IP address: Internet Protocol Address; a device used to identify a computer on a network. The IP address is a unique number. 

LAN: Local-Area Network; a network of computers. The computers are generally in a smaller space and are physically connected to each other. See also Network and WAN. 

LISTSERV: a program that operates mailing lists for particular groups of people; when a message is sent to the LISTSERV, it is automatically sent to every member of the group. 

Microfilm: a reel of film containing miniature photographs of periodicals or other documents, arranged in sequential order; special reader machines are required to view documents on microfilm. 

Network: a group of computers that are linked together to communicate with each other; a network can be a small group of computers physically connected via cables (a local-area network, or LAN), or a group of smaller networks connected together (a wide-area network, or WAN); the internet is a group of networks. See also LAN and WAN. 

PDF: Portable Document Format; a PDF file is a facsimile of a printed document that can be transmitted electronically, thus preserving its original format and being displayed as it was intended. 

Periodical: any journal, magazine or newspaper in a library, either in print, microfilm, or electronic format; periodicals are published at regular stated intervals throughout the years, with no planned conclusion. See also Serial, Microfilm.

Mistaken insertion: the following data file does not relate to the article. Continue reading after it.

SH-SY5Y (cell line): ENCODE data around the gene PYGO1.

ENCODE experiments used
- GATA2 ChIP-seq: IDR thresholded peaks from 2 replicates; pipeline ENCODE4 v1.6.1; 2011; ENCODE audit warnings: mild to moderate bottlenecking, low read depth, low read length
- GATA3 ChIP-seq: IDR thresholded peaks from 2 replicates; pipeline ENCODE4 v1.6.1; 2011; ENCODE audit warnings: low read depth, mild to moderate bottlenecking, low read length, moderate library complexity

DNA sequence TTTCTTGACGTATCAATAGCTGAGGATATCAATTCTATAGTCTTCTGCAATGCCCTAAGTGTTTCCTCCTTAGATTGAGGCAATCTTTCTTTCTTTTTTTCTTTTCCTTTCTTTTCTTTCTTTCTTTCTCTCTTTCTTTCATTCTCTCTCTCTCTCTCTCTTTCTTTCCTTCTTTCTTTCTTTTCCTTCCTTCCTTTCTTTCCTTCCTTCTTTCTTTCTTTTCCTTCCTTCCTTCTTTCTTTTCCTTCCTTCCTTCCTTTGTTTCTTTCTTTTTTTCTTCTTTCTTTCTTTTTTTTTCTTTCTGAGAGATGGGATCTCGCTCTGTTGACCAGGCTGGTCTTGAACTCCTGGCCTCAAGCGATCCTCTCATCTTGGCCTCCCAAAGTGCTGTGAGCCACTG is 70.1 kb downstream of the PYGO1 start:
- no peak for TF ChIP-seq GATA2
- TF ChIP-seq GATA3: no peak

POP: Post Office Protocol; a protocol which allows a user to access e-mail from a mail server. The server holds e-mail that has been received until the user has read or downloaded it. 

Reserves: items that can be viewed within the library for a limited period of time, usually at the request of a course instructor, so that all students have an opportunity to use them. 

RSS: Rich Site Summary/Real Simple Syndication; a system that produces web feeds, which allow users to receive updates from certain websites. 

Search: the process of finding information on the internet or within a database; a search is conducted using a search engine that allows the user to find websites by entering relevant keyword or subject terms. See also Database. 

Serial: a periodical or book containing information which is published at regular intervals throughout the year; serials can be published weekly, monthly, annually, etc. See also Periodical. 

Server: a computer on a network that shares its resources, including printers, files, and disk space, with other computers on the network. 

Style manual: a book dictating the proper use of grammar, punctuation, and citation in writing, primarily used by academics and publishers. 

Upload: to transmit data from a computer to a network; if a user wants to send a file to another computer, it must first be transmitted from the computer to the network. 

URL: Uniform Resource Locator; the address of a website or resource on the Internet. 

WAN: Wide-Area Network; a network of computers that are connected together. The computers are generally placed far apart and are connected through telephone lines or radio waves. See also LAN and Network. 

XML: Extensible Markup Language; a system for organizing elements of a Web document. 

Zipped: a format for compressing data; programs or documents can be compressed into a ZIP file, which requires less space than other formats.